A San Francisco startup has solved one of the drawbacks with a lot of car-sharing services—though you’ll have to make do with two wheels instead of four.
Scoot Networks rents electric scooters by the hour and lets their riders drive them point to point around San Francisco. That means they don’t have to be returned to the same place you picked them up, which is the case with many car-sharing services.
Its fleet has grown to 250 scooters, from 50 six months ago.
Riders reserve scooters using a smartphone app available for iOS. There’s no standalone Android app, but riders can use the Scoot Networks website. Once reserved, riders use their smartphones to start the scooters up.
“Instead of using keys we use your smartphone, which is always in your pocket,” said Sophie Lubin, a spokeswoman Scoot Networks.
To see the scooters in action, watch this episode of Breakout Startups.
First time riders must complete a training session with a coach before being cleared to sign out scooters.
“We take them for a little ride and then we release them into the wild,” said Mike Waltman, vice president of fleet.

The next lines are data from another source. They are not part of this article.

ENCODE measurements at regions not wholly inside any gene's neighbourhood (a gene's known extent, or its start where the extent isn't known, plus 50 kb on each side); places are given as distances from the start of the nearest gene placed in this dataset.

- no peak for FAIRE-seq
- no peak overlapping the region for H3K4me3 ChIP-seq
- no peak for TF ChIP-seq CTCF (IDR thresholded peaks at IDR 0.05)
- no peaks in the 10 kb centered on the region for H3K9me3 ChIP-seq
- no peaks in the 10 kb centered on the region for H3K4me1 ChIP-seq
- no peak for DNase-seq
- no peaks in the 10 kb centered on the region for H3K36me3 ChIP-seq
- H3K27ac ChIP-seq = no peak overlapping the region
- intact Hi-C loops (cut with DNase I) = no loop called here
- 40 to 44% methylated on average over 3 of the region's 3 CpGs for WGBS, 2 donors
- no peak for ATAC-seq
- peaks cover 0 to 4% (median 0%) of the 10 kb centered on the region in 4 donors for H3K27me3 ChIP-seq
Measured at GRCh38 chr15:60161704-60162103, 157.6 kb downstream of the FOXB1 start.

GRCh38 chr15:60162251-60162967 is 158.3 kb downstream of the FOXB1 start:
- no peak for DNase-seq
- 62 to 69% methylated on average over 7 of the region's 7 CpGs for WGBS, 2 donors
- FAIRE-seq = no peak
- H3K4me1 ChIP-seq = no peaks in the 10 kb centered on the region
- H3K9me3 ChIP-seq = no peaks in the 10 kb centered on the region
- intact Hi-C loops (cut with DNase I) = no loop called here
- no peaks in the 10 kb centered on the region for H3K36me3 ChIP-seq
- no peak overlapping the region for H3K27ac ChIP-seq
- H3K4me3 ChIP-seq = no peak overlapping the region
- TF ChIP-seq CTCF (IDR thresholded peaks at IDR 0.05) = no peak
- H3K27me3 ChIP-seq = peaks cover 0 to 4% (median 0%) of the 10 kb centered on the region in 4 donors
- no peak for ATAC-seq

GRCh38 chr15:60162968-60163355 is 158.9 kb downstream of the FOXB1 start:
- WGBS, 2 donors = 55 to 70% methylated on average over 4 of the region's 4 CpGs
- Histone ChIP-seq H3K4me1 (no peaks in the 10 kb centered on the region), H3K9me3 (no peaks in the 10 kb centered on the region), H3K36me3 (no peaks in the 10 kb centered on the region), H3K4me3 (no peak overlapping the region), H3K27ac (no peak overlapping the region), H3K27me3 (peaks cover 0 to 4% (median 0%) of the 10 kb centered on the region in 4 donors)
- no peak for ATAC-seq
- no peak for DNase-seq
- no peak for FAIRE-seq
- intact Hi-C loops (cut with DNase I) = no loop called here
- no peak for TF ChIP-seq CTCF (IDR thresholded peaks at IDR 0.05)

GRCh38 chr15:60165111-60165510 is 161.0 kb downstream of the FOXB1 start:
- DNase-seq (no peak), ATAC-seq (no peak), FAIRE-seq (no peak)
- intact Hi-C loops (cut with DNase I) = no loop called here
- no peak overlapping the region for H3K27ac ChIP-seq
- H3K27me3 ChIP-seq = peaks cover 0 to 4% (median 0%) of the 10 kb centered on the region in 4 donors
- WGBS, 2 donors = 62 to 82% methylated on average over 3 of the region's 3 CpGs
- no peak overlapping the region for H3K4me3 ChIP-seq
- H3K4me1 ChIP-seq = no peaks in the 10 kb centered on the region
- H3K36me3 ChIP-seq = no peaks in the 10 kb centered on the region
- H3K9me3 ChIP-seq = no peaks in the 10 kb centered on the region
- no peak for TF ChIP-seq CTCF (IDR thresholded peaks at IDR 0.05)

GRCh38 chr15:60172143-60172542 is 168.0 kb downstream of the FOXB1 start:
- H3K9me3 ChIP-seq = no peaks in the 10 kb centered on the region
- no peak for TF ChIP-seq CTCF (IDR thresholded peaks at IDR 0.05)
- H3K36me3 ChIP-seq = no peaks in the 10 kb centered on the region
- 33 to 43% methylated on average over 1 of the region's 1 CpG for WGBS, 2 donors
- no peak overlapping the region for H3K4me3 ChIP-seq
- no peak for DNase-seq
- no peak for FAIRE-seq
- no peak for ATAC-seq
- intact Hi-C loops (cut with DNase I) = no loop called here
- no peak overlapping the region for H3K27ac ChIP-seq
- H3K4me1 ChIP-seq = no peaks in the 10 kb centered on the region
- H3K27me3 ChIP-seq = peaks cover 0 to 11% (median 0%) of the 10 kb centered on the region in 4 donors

There are different membership levels, but the basic membership is about US$3 an hour to rent the scooters.
“It’s cheaper than a taxi, faster than taking the bus and much easier to park,” Waltman said.
There are some limitations, of course. For starters, the service is available only in San Francisco. Scoot is looking to expand, but Waltman wouldn’t say which cities he’s eyeing next. While Scoot won’t rule out cities with “a real winter,” it’s a lot less fun riding in the snow.
The battery lasts only about 25 miles depending on terrain and speed, but some of the parking spots offer charging, and the distance is sufficient for trips around town.
The service is able to overcome some of the drawbacks faced by car-sharing services. Besides being able to pick a scooter up at one location and drop it off at another, they’re also a lot easier to park.
There are 40 pick up locations throughout San Francisco.
The scooter’s top speed is around 25 miles per hour, which is enough to keep up with city traffic. They’re not designed for highways.
When users enter their destination on the app, it will take riders on a “scooter friendly” path, Lubin said. The routing avoids streets with cable car tracks and steep hills, two driving challenges in San Francisco.
Scoot Networks is a seed stage startup funded by angel and institutional investors, according to Waltman. It has a few thousand users in San Francisco, but, like many startups, isn’t profitable.